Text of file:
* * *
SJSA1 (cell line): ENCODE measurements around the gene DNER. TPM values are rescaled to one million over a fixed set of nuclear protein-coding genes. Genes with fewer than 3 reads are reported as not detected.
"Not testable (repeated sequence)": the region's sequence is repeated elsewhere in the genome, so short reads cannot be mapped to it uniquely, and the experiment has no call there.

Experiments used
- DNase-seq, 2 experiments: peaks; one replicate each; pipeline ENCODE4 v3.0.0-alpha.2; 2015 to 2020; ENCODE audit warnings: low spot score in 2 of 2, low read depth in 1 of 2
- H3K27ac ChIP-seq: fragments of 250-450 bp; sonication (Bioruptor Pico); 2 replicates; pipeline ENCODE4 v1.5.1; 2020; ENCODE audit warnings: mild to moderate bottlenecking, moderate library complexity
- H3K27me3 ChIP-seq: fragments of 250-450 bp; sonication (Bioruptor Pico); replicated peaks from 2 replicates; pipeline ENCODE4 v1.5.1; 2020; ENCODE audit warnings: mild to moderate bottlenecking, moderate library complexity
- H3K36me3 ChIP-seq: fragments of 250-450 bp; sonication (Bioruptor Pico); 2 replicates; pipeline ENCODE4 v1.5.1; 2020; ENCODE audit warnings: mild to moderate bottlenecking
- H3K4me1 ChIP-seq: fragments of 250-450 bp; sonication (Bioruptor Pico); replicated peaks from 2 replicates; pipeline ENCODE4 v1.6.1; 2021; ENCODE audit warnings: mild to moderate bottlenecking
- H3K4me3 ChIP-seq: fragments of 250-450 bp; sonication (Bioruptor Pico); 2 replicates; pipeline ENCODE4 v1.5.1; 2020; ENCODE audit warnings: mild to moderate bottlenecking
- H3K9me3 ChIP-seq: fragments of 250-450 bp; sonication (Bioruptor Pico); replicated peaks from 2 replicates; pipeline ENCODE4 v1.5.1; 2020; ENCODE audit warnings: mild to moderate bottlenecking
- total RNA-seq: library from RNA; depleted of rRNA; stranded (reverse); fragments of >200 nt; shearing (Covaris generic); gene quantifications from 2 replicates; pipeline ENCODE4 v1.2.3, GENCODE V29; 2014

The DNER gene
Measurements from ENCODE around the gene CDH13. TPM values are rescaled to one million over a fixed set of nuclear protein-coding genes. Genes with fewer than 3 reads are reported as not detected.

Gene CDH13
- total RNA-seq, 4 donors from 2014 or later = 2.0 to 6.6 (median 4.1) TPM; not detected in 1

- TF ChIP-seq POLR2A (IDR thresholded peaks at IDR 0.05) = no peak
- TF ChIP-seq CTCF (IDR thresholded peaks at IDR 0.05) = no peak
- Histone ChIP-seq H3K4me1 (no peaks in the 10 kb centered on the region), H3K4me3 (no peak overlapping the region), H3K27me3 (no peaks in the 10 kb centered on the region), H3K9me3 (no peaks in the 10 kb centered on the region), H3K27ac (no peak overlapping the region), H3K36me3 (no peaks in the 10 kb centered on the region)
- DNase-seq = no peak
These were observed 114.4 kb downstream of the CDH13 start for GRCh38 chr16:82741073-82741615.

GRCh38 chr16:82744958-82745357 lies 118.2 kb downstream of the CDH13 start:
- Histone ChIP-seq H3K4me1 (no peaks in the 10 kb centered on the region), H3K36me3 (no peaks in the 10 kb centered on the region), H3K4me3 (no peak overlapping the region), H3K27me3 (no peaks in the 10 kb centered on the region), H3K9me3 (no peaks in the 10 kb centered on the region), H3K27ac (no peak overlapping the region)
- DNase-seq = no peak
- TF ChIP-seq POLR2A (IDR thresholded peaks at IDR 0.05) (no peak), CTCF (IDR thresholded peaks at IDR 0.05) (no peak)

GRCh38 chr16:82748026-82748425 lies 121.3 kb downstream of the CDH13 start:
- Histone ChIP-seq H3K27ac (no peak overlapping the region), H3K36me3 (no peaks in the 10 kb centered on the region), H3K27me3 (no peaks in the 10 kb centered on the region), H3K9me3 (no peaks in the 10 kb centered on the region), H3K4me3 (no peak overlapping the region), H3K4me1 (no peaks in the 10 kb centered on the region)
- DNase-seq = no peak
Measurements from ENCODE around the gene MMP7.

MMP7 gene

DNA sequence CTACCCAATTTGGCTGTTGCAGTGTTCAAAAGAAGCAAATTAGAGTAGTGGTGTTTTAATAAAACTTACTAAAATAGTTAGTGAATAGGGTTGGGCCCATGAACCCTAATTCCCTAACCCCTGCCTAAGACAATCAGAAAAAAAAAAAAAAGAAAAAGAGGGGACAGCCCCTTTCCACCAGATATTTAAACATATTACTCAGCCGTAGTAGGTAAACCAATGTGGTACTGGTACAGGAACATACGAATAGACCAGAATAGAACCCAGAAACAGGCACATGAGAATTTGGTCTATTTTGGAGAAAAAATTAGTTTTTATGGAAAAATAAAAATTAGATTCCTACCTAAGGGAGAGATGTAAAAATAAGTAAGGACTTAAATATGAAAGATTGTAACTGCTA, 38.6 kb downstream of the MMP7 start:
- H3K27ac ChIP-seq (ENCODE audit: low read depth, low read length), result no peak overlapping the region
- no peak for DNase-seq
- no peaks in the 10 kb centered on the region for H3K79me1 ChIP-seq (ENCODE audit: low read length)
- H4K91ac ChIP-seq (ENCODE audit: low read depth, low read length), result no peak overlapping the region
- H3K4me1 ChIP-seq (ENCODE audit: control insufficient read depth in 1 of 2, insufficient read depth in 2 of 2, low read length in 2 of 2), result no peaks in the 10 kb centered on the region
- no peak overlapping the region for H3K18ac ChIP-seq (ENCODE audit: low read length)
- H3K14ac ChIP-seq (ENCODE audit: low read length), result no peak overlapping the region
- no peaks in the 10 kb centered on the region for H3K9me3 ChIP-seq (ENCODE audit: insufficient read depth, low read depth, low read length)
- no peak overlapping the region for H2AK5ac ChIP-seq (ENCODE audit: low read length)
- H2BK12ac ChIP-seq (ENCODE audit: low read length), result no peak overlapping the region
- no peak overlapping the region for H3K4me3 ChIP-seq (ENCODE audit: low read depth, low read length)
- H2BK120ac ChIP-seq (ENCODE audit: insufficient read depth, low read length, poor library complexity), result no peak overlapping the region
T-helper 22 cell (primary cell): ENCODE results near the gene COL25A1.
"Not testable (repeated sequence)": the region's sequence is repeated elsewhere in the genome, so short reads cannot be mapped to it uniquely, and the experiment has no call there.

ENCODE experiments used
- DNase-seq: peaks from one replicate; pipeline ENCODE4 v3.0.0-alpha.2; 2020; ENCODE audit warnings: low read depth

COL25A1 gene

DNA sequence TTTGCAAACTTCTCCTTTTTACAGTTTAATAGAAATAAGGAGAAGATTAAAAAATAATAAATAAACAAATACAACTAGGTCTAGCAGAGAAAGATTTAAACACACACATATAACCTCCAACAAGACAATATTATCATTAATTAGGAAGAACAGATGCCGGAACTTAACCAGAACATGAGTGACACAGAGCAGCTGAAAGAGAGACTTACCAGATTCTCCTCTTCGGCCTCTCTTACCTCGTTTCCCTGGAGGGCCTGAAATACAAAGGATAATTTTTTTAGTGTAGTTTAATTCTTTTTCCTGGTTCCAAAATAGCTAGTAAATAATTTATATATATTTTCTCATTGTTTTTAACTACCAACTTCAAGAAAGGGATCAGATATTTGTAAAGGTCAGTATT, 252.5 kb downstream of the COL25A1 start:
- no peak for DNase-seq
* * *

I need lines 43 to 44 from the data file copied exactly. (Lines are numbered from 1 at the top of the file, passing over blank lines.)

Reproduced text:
T-helper 22 cell (primary cell): ENCODE results near the gene COL25A1.
"Not testable (repeated sequence)": the region's sequence is repeated elsewhere in the genome, so short reads cannot be mapped to it uniquely, and the experiment has no call there.